UCC 2-611 allows the seller an opportunity to retract his repudiation. A repudiation may be retracted before a change of position in reliance thereon. It is too late to retract a repudiation after the injured party changes position. All that is required to close the door to retraction is definite action indicating that the anticipatory breach has been accepted as final. (See also, Rest.2d § 256(1).)

Waiver of Breach

Instead of treating a breach as a termination of the contract, the injured party may waive the breach by electing to treat the contract as still alive, and remaining ready and able to perform on his or her own part, thereby limiting the claim to damages caused by the breach. (See, UCC 2-607(3)(a).)

Anticipatory Breach: Damages

The measure of damages for nondelivery or repudiation by the seller is the difference between the market price at the time when the buyer learned of the breach and the contract price together with an incidental and consequential damages. (UCC 2-713.) The aggrieved party may await performance for a commercially reasonable time before resorting to his remedies of cover or damages. (UCC 2-610.)

Right to Assurance of Due Performance

Where a party to a contract is guilty of serious prospective inability or unwillingness to perform, the other party may make a demand for "adequate assurances of due performance." UCC 2-609 provides: 1) the aggrieved party is permitted to suspend his performance; 2) he is given the right to require adequate assurance; 3) failure to supply adequate assurances may create an anticipatory breach and thus give rise to all of the remedies available for such a repudiation. Some jurisdictions have extended the doctrine to contracts of all types, not just those for the sale of "goods." (See, Norcon Power Partners v. Niagara Mohawk Power Corp. 92 N.Y.2d 458, 705 N.E.2d 656 (1998)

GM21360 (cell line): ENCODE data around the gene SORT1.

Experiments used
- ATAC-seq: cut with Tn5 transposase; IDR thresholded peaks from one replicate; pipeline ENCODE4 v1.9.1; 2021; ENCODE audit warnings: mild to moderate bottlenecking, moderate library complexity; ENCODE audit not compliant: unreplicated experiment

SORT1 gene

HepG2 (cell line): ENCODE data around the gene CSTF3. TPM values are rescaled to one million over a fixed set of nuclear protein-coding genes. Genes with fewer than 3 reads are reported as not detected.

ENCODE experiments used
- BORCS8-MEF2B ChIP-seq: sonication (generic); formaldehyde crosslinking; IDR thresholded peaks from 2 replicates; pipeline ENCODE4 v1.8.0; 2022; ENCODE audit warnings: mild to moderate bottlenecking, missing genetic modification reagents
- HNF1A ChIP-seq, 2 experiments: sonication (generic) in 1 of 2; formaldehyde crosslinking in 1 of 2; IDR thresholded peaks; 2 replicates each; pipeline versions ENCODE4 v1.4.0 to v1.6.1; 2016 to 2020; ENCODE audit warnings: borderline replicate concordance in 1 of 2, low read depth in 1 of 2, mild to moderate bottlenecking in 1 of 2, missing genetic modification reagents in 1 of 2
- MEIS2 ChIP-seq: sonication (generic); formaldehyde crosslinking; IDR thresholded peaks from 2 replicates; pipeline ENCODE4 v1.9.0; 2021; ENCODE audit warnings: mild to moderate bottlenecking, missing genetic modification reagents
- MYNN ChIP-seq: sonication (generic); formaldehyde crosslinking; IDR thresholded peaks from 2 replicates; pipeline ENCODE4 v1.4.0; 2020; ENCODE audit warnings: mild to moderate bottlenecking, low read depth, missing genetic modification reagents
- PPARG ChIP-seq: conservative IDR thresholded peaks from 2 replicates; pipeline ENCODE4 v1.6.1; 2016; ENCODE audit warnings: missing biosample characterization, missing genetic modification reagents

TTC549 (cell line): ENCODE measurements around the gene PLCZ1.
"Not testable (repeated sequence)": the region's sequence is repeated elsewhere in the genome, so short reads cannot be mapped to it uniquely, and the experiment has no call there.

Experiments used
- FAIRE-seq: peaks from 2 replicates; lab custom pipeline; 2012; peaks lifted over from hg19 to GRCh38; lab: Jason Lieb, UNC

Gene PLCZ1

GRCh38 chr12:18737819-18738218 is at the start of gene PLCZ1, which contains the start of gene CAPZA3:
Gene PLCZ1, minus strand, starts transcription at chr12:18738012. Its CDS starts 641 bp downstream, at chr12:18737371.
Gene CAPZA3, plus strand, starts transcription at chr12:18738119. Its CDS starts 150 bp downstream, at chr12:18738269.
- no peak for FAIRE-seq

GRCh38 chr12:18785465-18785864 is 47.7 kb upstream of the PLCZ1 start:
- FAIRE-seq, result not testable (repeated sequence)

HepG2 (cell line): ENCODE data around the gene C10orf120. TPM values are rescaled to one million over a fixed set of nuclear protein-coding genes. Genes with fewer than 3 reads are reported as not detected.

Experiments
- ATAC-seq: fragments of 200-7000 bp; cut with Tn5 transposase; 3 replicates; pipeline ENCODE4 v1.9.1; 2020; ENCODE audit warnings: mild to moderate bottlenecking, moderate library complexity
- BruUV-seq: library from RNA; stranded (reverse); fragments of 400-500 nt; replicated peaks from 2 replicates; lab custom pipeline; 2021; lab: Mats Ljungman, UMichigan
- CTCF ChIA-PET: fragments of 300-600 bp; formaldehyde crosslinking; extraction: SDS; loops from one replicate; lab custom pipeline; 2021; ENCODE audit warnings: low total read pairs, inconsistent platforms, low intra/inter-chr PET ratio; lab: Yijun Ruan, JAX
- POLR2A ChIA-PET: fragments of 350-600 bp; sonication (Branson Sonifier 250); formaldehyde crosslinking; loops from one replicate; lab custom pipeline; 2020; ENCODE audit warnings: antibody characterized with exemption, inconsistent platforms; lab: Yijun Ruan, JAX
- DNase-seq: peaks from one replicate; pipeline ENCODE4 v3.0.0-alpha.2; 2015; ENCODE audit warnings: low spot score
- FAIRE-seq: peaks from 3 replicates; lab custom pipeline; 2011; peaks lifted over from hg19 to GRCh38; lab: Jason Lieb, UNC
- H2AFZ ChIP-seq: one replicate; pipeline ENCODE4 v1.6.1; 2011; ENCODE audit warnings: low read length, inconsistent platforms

Substantial Performance

A promisor who has rendered a "substantial performance" (albeit incomplete) can get judgment for the contract price, with a deduction for minor defects and nonperformance. I.e., the party who has substantially performed is limited to the contract price less the cost of completing the contract or correcting defects. (Jacob & Youngs v. Kent 230 N.Y. 239, 129 N.E. 889 (1921).) "Substantial performance" is defined as whether the performance meets the essential purpose of the contract.

Perfect Tender Rule

At common law, a buyer of goods possessed a legal right to insist upon "perfect tender" by the seller. This rule has been retained by the UCC. In a contract for the sale of goods, if the goods fail to conform exactly to the description in the contract (whether as to quality, quantity or manner of delivery) the buyer may reject the goods and rescind the contract. (UCC 2-601.)

Print This Page Email Link to This Page © Republish or License This

© 2015 by and Craig A. Smith